EA’s current licensing agreement with the NCAA ends next June but the organization decided to announce the decision now in order to provide EA notice for future planning.
“We are confident in our legal position regarding the use of our trademarks in video games,” the NCAA said in a statement. “But given the current business climate and costs of litigation, we determined participating in this game is not in the best interests of the NCAA.”
The litigation referred to in the statement is an on-going class-action lawsuit against former NCAA athletes who claim the NCAA profited off the use of their likenesses in video games. In the statement, the NCAA said it has no involvement in licenses between EA and former collegiate athletes.
Ending the agreement with EA means NCAA Football 14 will be the last officially licensed college football game. However, EA will continue the series by licensing trademarks and intellectual properties directly from individual colleges and universities. The Collegiate Licensing Company handles licensing for each individual school.
“Our relationship with the Collegiate Licensing Company is strong and we are already working on a new game for next generation consoles which will launch next year and feature college teams, leagues and feature all the innovation fans expect from the EA Sports,” Executive Vice President of EA Sports Andrew Wilson said in a statement published on the EA website.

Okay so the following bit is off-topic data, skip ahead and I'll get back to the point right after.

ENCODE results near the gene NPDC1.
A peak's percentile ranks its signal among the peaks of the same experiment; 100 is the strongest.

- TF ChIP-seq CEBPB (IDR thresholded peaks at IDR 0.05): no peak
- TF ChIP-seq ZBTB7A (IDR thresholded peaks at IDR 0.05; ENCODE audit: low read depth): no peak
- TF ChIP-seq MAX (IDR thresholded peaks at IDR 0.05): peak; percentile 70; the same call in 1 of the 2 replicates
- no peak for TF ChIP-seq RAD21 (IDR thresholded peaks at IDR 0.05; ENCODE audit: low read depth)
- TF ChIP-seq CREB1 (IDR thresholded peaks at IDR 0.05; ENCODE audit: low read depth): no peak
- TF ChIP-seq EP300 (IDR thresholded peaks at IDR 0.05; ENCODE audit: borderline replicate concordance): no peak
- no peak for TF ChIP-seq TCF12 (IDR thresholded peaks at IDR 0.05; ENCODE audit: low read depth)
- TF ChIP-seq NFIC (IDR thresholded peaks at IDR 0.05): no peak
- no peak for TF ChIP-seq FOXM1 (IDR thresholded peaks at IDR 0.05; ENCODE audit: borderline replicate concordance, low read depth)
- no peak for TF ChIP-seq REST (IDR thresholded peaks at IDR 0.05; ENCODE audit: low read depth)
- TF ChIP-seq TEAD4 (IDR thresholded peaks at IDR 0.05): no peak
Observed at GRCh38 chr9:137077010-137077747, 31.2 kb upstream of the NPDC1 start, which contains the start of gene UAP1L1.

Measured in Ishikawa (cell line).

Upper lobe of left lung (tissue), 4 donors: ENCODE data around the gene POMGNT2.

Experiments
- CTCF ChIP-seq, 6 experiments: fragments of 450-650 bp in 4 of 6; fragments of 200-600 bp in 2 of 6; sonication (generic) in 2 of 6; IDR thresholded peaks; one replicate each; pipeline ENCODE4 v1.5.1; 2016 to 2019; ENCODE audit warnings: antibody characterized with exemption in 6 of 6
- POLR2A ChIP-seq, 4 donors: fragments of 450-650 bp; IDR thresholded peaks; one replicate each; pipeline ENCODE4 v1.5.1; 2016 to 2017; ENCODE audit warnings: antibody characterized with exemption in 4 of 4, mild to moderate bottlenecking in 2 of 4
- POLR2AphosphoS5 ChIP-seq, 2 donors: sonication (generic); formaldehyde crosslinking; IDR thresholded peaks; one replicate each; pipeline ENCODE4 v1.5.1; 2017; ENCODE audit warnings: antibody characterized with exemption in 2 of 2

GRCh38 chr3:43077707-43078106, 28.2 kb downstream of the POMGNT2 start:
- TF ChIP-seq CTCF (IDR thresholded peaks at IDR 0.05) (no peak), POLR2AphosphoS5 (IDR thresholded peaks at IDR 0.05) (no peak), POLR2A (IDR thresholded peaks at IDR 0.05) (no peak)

Although EA plans to move forward with a college football series, it will have to do so without NCAA branding. EA could also turn to using likenesses of former NCAA athletes, as seen in NCAA Football 14’s Ultimate Team mode.
“EA Sports’ trademark licensing agreement with the NCAA is set to expire, and the company will be re-branding its college football game so as to exclude the NCAA’s name and marks,” a spokesman for The Collegiate Licensing Company said in a statement.
EA agreed it would not renew its current agreement with the NCAA for at least five years in a settlement made for a separate lawsuit last June. The developer and publisher did have the ability to negotiate a new agreement without exclusivity.
The NCAA Basketball franchise from EA ended with the 2009 title NCAA Basketball 10. EA began its NCAA football offering with Bill Walsh College Football in 1993.